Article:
MN Program Helps Underserved Patients Keep 'Silent Killer' at Bay
Thursday, March 31, 2022
Minnesota is often credited for having an overall healthy population, but disparities exist for certain racial groups. A prevention effort now taking shape gives patients the tools to keep tabs on a crucial part of their health: blood pressure.
Through the American Heart Association (AHA), the Native American Community Clinic in Minneapolis recently secured 220 self-monitoring blood pressure cuffs to give to at-risk patients.
Moriah Johnson, community health manager for the Clinic, said the rollout of the program, along with an emphasis on telehealth, coincides with recent improvements in patients' hypertension management levels, including those who are diabetic.
"Coupling both of those together could be a factor in why we actually did see some pretty marked improvement in hypertension control," Johnson explained.
She noted challenges include general lack of engagement with the public because blood pressure is not considered a visible health threat. Johnson added following up with some patients, especially if they lose track of their devices, can be a barrier.
Minnesota is below the national average for adults with high blood pressure, but Indigenous populations in the state are well above U.S. levels.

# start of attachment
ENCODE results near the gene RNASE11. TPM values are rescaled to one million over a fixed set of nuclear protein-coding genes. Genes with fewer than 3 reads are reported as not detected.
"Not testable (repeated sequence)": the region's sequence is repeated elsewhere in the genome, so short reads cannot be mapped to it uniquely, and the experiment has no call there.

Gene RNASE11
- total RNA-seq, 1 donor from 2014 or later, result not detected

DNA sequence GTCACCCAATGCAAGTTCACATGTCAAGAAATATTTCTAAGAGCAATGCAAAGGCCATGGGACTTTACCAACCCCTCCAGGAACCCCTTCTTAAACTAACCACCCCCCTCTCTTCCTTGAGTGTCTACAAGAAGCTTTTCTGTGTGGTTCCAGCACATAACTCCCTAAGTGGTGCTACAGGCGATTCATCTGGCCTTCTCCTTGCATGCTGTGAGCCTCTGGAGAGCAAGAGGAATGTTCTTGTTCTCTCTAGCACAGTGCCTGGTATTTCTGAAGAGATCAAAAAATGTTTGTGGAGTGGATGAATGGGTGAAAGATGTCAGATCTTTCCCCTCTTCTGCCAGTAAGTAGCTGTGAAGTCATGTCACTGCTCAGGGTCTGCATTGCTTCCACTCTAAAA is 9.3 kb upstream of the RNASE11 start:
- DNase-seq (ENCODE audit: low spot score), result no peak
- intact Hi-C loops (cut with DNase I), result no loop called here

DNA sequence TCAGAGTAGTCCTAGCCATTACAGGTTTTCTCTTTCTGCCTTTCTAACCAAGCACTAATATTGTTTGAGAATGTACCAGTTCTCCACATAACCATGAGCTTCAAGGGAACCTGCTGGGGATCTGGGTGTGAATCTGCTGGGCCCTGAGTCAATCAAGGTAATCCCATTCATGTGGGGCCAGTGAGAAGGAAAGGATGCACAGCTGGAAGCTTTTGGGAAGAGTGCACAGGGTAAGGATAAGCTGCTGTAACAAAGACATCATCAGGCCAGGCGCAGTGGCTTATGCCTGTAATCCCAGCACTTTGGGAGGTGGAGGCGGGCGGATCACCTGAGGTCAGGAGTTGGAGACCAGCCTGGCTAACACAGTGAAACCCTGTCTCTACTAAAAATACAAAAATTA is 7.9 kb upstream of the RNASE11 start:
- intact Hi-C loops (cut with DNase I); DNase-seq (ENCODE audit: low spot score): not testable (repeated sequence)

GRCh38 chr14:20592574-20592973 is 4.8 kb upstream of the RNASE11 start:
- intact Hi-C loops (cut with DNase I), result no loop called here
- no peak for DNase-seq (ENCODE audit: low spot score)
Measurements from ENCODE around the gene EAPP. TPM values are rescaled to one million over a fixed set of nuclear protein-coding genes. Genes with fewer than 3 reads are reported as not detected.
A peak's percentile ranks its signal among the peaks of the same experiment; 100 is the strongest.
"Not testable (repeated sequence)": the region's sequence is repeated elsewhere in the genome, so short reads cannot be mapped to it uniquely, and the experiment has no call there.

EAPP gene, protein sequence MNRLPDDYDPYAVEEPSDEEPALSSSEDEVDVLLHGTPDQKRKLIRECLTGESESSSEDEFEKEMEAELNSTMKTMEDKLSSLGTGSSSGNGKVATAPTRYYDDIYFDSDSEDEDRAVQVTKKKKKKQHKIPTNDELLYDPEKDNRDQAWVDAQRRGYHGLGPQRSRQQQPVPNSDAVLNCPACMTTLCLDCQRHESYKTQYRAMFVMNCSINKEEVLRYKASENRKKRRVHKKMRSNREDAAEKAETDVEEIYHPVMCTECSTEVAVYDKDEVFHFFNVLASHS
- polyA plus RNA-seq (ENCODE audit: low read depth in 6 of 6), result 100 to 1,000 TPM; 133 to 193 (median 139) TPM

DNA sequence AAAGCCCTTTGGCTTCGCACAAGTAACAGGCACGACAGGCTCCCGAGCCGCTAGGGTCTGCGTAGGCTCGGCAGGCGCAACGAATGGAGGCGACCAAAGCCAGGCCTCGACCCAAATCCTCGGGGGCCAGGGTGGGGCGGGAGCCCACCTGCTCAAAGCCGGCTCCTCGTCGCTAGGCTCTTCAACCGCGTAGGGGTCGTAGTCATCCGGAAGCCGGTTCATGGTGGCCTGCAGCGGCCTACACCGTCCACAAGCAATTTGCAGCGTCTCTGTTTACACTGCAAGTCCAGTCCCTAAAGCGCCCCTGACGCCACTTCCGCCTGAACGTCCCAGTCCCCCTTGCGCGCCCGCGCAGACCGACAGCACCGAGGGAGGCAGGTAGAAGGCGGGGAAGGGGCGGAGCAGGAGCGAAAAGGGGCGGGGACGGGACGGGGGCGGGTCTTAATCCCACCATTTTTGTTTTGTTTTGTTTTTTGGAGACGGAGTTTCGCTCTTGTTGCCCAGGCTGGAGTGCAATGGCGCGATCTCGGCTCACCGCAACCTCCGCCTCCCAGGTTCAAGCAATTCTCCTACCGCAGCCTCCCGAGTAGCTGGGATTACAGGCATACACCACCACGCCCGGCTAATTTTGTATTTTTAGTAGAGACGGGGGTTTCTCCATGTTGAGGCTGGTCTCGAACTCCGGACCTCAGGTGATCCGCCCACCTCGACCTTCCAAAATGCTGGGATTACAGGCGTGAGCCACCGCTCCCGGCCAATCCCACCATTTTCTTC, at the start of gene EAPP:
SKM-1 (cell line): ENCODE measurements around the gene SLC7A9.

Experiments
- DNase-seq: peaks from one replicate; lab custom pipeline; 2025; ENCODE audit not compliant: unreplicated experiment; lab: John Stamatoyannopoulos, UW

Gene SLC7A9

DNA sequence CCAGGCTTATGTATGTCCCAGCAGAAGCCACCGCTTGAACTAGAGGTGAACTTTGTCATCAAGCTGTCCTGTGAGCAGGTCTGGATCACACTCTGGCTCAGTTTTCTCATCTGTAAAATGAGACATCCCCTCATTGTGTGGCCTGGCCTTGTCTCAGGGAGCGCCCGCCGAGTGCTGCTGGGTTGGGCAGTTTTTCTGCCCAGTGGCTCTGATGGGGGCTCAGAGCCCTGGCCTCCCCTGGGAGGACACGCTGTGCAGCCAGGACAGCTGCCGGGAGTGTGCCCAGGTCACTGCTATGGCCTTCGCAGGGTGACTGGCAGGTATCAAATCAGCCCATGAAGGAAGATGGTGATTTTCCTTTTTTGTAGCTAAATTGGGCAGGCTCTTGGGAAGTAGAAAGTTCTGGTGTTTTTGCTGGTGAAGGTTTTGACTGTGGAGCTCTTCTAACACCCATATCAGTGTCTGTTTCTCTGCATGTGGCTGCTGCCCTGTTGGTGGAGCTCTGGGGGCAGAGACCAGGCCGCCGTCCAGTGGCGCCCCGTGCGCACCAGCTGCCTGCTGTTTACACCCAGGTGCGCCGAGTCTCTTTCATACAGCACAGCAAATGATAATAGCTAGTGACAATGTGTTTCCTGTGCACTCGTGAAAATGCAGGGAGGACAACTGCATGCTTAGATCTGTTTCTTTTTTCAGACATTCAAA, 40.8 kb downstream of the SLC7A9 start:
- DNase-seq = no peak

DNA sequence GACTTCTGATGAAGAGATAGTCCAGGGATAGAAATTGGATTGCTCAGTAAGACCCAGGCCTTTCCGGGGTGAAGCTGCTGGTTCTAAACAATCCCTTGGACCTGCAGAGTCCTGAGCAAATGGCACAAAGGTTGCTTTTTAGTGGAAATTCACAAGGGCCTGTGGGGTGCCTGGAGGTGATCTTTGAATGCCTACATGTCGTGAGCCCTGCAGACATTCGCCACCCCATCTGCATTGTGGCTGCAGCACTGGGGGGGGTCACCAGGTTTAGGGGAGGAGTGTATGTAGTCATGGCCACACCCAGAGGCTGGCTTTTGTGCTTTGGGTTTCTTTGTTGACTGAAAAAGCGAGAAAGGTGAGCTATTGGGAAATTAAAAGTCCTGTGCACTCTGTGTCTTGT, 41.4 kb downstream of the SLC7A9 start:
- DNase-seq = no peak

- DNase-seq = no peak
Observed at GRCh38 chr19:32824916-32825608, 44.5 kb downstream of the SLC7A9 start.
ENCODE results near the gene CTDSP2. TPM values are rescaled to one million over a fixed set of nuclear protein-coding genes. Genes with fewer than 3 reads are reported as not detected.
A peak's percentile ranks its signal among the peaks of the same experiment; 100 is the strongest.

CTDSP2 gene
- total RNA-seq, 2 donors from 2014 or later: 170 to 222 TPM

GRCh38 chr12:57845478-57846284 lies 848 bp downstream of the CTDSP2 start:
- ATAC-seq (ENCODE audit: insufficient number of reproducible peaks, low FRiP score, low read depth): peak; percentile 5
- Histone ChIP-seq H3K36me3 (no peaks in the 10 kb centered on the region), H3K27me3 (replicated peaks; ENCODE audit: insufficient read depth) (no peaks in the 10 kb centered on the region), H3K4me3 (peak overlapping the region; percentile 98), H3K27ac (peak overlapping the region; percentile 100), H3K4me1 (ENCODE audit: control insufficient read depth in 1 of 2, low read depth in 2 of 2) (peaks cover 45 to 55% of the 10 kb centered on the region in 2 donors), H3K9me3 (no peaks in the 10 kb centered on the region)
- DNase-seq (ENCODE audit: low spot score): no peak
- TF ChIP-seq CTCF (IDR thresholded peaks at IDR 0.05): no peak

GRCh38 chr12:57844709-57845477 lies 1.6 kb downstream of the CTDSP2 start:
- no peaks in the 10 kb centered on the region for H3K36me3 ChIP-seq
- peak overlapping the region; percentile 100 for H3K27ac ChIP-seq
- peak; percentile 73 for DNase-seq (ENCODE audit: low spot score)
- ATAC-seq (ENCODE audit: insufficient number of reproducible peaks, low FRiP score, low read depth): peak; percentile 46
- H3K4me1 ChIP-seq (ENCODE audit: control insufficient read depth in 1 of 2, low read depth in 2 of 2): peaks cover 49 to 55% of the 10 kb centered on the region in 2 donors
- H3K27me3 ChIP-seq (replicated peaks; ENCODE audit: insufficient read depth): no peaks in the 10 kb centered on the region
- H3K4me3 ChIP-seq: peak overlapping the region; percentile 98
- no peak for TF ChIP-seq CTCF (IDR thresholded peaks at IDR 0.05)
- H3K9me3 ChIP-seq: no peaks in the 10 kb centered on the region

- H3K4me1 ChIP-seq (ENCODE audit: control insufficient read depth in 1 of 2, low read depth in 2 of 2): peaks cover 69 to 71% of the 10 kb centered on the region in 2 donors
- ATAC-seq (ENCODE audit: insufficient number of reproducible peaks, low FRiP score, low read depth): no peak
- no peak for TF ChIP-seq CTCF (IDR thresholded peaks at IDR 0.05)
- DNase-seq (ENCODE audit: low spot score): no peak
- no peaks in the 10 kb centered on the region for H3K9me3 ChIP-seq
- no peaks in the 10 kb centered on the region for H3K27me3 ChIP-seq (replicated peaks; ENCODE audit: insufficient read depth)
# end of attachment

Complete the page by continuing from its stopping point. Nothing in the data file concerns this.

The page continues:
Johnson hopes the emergence of another component of the program, which is a web-based Bluetooth platform, will bolster the effectiveness of the effort. It allows the clinic to get a closer look at levels being taken from a patient outside the facility.
"From a care perspective, it's concrete data, which is really nice," Johnson acknowledged. "We can log onto that those patients that do engage in it, see where their readings are at home. "
The AHA hopes to ramp up the monitoring program, so it can reach other populations. It recently partnered with two other community sites, the Phyllis Wheatley Community Center and the Cultural Wellness Center in Minneapolis, to help with educating patients.
Nearly half of U.S. adults have hypertension. Medical experts said left untreated, it can lead to poor health outcomes and is a key risk factor for heart disease and stroke.
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